“The most stressful day ever,” Perkins said. “I just remembered what my coach told me. She said ‘No matter what, I’m going to be proud of you. No matter what, you know that you’re a great golfer. You’ve already got yourself a scholarship.’ She just kind of encouraged me and said the right things and was calm about it. I was playing against my really good friend, so I would have been happy either way, whether she won or I won. I don’t really know exactly what I told myself. It just worked.”
Growing Up As A Golfer
Dyer, who has been coaching the team for seven years, is the only girls golf coach Desert Hills has ever had and her teams have won six straight state championships. The last four of those teams have been led by Perkins, and the coach has seen a lot of changes with her star performer during that time.
“Katie’s been different. There’s just something about Katie, that she has,” Dyer said. “She’s just been tremendous and she’s been a terrific team player and very supportive and instrumental in making us feel like we’re a family. Over the years, she’s really honed her skill and became mentally tough on the course. She doesn’t let things bother her like she did her freshman year.”
That is one of the reasons Perkins has been so hard to beat on the biggest stage, at the state tournament. Dyer is convinced that there is something inside Perkins that drives her to that elite level.
“She has the desire to be the very best and she works really hard to excel at it,” Dyer said. “Some people desire it and want it, but nobody puts in the work that Katie has, since she was six years old, to be a terrific golfer.”
The senior three-time state title winner relied on one of her strongest character traits to pull out this year’s championship.
“It’s just my mental attitude,” Perkins said. “I used to get really down on myself after a bad shot, but then I realized it’s really not about that shot, but it’s the next one. I’m always reminding myself what the next one will be like. The best part about my game is when I am working toward something or I’m down to somebody, I can kind of like kick it into gear and make myself reach my goal. That’s been a huge lifesaver sometimes, like the state tournaments and stuff.”
Perkins has done a lot of winning over the last 12 years, and while some of those association tournaments got her on the radar with college recruiters, she attaches great significance to the successes of her high school team.
“A lot of colleges don’t look at state championships as much of a big deal, just because they’re red tees and in college you play white,” Perkins said. “It’s not huge college-wise, but I think winning a state championship is a lot cooler than winning like a local junior association tournament. I guess it just depends on what it’s for. If it’s a qualifier, then obviously it would mean more.”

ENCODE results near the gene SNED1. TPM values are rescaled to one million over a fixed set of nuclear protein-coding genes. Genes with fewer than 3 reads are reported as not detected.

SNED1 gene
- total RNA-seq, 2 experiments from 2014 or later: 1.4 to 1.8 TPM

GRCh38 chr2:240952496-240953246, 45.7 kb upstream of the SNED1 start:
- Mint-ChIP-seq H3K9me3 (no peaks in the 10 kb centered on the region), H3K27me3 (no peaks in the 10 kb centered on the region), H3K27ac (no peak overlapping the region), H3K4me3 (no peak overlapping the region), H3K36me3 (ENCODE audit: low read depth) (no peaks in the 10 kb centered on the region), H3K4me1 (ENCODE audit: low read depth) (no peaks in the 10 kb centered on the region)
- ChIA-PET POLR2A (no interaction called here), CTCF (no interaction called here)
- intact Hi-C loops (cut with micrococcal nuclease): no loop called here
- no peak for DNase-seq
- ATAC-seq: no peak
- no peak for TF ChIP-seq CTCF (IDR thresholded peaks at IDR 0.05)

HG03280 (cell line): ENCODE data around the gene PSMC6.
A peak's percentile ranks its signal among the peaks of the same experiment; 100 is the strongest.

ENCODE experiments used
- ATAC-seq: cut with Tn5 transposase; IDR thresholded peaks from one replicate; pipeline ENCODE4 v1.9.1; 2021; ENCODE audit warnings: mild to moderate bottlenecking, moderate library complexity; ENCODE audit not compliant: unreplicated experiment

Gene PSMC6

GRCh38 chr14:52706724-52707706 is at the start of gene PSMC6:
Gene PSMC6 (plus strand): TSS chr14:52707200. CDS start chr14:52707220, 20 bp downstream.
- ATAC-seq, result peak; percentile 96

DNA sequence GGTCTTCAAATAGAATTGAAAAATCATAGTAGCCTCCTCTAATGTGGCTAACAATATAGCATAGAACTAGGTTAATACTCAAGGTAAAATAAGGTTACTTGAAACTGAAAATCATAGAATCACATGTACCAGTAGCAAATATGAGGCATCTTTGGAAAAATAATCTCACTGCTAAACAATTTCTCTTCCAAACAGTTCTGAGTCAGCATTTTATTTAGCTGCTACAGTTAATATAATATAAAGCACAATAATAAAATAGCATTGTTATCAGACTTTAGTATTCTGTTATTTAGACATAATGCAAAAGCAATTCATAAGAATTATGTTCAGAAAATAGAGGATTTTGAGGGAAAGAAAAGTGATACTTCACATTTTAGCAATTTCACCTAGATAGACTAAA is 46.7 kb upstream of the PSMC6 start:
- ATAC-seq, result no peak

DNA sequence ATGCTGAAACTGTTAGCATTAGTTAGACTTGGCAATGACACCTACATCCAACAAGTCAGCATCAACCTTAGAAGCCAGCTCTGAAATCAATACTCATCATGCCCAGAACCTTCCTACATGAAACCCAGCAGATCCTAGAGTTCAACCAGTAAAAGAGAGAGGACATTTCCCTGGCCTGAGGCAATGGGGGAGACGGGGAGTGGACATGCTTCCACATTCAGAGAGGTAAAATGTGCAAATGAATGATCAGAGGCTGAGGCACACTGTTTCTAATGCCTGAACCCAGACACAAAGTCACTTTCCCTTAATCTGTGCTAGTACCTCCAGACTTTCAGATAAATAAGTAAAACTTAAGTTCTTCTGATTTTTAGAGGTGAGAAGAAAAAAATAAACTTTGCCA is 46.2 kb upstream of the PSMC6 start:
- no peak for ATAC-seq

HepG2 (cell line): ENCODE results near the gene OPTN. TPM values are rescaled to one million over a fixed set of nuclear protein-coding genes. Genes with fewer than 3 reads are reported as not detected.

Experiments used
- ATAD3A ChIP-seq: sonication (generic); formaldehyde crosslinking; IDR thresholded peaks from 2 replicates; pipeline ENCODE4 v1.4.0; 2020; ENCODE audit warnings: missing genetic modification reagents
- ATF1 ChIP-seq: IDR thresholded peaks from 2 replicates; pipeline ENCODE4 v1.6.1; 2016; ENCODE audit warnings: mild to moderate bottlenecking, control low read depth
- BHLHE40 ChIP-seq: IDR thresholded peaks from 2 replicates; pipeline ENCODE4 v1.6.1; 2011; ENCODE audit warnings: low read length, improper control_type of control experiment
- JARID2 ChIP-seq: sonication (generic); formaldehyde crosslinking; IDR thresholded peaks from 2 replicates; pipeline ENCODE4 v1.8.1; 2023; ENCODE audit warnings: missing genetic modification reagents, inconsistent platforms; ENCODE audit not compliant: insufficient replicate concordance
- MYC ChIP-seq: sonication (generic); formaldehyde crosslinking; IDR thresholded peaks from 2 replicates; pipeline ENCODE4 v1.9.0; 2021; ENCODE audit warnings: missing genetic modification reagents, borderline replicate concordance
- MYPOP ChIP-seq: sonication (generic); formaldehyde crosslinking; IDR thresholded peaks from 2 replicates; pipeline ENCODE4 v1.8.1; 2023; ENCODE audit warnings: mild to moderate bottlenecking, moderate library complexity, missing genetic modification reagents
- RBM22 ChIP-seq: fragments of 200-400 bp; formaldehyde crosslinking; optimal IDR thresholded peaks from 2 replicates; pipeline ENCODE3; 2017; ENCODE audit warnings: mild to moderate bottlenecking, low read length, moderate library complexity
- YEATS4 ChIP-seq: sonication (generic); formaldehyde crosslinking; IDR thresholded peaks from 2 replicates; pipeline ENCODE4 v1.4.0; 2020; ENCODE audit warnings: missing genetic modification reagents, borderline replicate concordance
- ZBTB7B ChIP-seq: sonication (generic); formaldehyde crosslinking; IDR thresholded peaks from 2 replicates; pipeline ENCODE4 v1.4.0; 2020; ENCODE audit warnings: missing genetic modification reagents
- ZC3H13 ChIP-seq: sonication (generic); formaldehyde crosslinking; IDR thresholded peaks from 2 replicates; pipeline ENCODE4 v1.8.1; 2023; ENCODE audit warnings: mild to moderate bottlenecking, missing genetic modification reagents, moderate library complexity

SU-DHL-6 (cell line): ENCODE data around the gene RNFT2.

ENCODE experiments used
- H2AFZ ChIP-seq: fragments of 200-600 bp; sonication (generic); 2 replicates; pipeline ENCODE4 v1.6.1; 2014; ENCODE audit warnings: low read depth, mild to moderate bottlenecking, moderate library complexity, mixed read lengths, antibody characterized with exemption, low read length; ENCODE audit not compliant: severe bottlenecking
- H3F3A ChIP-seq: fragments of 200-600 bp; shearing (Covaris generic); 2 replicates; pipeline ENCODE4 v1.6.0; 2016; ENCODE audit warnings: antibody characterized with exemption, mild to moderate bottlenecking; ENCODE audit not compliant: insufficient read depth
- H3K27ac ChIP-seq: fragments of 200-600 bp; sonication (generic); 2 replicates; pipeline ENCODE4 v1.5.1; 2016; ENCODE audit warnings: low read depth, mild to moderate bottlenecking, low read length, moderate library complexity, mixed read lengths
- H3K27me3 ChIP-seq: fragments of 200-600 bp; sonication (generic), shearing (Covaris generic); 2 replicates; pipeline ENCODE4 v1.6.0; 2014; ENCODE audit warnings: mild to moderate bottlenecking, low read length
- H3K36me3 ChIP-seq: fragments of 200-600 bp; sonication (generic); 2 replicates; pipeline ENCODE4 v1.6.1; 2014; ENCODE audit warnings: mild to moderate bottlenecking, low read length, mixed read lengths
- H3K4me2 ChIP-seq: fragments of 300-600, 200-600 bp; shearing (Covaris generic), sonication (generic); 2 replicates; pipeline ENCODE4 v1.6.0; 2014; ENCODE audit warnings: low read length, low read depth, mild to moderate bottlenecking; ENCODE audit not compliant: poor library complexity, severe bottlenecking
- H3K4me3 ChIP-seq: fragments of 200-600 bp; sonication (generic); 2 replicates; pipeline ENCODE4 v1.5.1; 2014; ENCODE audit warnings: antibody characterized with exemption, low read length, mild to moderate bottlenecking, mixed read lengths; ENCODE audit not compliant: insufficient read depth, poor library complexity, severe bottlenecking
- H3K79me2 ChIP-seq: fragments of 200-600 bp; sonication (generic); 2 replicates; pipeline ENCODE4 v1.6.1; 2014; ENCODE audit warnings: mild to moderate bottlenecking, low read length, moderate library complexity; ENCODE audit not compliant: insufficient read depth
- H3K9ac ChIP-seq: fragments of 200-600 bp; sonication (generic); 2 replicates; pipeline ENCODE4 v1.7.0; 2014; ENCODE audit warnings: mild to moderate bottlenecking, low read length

She works with a swing coach regularly, and has since she first picked up the clubs, but Perkins has a special place in her heart for her high school coaches.
“I’ve always been really close with my high school coaches,” Perkins said. “They’ve been awesome to me and really taken the mental aspect of my game and helped me out. They’re really encouraging. I know that our coaches play a huge role in our team this year and all four of my years.”
When it comes to skill development, Perkins gives much of the credit to that swing coach, Kevin Averett. She has spent a lot of time on the course improving her game, and he has been there all along.
“I’ve had a swing coach, Kevin Averett, for as long as I’ve played golf (12 years) and he works with me, so every day’s a little bit different,” Perkins said. “I go out there right after school for three or four hours and then in summer I get up early in the morning and get out there until it’s too hot. It’s always working on something different, fundamentals a lot too.”
The Next Level
Next up for Perkins is Utah Valley University, where she is looking forward to teeing it up beginning in the fall. She loves the school and the people she’s met when she visited campus and researched the women’s golf program.
“Just the people and my coach, Sue Nyhus, she’s awesome,” Perkins said. “(Looking forward to) being able to travel around the world really and represent Utah Valley as well as I’ve represented Desert Hills.”
If things go the way she hopes, Perkins is hopeful that her competitive golfing career will extend beyond the four years she spends on that Orem campus. She would like to see her work on the course pay off in a professional career.
“I definitely want to go past college,” Perkins said. “My goal is to win a few college tournaments, whether it’s my first year or my second year, and just get recognized and get where I need to be to give myself an opportunity to play on the LPGA, or just try to qualify for one of those tournaments would be awesome for me.”